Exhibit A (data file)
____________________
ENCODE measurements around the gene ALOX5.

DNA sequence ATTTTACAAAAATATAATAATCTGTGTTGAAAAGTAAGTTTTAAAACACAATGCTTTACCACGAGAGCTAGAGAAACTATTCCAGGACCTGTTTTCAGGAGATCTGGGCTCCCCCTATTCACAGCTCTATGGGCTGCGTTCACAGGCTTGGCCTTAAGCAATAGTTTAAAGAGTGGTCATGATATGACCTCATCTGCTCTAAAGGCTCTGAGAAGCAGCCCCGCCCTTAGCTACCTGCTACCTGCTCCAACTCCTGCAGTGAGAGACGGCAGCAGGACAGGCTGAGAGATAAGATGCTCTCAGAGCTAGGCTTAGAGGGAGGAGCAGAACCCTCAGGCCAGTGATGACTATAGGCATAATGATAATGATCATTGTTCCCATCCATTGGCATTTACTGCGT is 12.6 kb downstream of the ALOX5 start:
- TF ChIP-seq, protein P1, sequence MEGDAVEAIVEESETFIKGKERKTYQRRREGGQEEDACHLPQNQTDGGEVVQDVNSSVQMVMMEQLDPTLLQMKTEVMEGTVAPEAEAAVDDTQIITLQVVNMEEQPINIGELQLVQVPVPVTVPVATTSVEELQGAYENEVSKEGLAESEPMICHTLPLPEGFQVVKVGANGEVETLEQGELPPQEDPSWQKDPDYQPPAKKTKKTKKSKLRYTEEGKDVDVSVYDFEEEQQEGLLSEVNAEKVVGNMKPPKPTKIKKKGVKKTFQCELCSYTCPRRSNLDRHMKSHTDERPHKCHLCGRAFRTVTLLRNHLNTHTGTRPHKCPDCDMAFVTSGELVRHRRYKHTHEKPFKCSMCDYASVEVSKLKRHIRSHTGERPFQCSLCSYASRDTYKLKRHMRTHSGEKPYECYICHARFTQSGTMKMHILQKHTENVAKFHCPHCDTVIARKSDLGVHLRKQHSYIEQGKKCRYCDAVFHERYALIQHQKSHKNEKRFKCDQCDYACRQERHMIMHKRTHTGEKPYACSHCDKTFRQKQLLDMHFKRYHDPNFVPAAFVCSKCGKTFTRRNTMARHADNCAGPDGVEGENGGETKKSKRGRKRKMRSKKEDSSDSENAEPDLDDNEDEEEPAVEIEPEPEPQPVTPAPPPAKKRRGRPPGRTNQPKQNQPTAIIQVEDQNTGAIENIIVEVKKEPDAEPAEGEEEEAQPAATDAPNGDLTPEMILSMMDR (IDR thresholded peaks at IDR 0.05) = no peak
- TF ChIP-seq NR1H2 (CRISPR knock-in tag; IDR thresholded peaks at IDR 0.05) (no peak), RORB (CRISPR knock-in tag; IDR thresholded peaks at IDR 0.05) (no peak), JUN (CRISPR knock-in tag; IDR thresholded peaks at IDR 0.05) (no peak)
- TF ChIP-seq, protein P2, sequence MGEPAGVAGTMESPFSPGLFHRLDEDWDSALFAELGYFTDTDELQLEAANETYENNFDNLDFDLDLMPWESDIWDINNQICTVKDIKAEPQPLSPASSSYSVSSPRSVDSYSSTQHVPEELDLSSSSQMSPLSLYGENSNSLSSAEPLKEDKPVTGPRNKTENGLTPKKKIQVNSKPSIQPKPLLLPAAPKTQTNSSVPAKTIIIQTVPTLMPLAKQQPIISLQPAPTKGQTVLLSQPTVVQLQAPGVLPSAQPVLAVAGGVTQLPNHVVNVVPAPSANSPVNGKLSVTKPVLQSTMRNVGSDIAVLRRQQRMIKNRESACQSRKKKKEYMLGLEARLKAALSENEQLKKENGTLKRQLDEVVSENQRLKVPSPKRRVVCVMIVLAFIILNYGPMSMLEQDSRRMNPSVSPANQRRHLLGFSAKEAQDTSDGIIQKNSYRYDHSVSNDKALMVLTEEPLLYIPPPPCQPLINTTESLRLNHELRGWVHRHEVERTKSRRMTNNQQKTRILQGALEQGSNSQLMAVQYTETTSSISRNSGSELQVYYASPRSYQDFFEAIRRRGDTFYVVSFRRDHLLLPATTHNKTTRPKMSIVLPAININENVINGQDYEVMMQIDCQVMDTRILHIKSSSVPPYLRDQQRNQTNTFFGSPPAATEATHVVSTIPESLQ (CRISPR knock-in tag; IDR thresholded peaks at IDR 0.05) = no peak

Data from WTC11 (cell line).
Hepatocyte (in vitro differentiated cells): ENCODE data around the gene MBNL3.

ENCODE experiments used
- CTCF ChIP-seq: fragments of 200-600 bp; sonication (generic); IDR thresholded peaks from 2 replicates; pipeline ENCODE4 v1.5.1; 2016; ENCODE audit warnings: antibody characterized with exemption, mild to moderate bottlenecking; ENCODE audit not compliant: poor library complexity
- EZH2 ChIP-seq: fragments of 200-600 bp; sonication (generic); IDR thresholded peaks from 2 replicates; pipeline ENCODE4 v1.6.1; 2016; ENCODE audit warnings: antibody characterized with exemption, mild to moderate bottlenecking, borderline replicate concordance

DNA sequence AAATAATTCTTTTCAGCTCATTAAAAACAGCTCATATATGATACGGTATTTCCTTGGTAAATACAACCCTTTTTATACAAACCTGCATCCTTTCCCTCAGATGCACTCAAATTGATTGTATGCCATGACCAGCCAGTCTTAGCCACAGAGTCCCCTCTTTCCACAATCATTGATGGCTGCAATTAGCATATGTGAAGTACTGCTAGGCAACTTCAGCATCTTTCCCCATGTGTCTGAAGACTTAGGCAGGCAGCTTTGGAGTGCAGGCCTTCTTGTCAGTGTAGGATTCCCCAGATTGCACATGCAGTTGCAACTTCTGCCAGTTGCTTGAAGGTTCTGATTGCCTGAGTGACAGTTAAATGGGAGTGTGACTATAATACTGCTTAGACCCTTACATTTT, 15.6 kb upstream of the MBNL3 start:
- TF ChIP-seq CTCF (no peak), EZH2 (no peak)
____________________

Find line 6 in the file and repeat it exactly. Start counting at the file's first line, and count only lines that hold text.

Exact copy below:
Data from WTC11 (cell line).